In the third example, Charlie did not have a business plan or an incentive bonus and an employee retention plan in place (such as phantom stock) or other incentives to reward and retain his two key employees. Further, Charlie had not taken the steps to weed out poor sales performers by hiring more qualified sales personnel and employing higher skilled service personnel.

These three examples demonstrate inadequate management acumen and ineffective business planning. Also, they demonstrate why companies need adequate working capital, retained earnings, up-to-date business plans, succession plans and third-party certified valuation conducted annually.

Remember, a flood always begins with a single drop of rain.

Gary Miller is CEO of GEM Strategy Management Inc., a M&A consulting firm that advises small- and medium-sized businesses throughout the U.S.  Reach Gary at 303.409.7740 or

In every cloud there is a silver lining

The Denver Post | BUSINESS

BY GARY MILLER | GEM Strategy Management, Inc.

PUBLISHED: June 28, 2020 at 6:00 a.m.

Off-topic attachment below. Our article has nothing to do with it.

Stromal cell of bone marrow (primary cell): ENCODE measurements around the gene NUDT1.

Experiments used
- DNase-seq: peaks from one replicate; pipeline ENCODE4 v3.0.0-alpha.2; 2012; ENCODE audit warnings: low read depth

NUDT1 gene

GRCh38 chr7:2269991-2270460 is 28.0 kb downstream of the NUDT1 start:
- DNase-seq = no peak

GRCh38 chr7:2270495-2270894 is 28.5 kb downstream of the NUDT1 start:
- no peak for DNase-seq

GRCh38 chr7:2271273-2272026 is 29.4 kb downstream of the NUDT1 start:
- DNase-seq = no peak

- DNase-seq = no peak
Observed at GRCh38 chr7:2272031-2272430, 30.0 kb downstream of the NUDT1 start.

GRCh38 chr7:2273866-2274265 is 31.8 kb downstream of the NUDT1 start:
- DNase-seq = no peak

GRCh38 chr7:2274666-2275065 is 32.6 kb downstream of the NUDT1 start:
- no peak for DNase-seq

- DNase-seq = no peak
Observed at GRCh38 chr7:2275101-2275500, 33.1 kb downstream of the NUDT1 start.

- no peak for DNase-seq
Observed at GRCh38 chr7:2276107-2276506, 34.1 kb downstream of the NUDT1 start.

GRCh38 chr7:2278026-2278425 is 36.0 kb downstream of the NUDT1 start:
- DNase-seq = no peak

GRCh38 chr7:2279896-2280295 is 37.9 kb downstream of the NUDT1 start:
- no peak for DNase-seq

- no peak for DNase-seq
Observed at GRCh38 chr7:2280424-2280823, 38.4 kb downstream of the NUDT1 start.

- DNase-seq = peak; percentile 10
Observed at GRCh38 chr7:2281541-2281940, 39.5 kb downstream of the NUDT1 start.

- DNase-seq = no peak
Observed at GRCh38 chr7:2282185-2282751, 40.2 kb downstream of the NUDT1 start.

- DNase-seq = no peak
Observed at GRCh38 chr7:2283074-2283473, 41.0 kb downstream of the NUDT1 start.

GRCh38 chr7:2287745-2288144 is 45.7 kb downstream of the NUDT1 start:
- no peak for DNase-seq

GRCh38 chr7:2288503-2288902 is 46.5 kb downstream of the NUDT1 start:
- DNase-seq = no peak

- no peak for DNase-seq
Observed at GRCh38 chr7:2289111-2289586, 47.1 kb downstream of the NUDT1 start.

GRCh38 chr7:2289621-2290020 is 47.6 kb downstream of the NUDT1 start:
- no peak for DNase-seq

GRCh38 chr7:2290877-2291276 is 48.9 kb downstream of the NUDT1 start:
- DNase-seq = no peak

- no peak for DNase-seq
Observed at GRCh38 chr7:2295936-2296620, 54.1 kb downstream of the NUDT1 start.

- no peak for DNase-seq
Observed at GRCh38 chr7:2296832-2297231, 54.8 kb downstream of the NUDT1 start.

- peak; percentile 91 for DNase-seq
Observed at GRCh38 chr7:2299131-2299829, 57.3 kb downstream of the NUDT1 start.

The old cliché “In every cloud there is a silver lining” rings true today. Clichés always contain seeds of the truth. While the results of the Covid-19 pandemic has had a devastating effect on many large, medium and small businesses, opportunities are emerging as the U.S. economy slowly reopens.

Unquestionably, the beginning of 2020 was the right time to sell a business.  Coming off of a decade-long boom of mergers and acquisition (M&A), sellers were in a position to command high premium for their businesses and buyers were willing to pay. Debt-markets were ready and willing to lend freely for most M&A activity. Then the world turned up-side-down in March. Debt markets became stressed. Today, lenders are demanding more security and stronger loan covenants.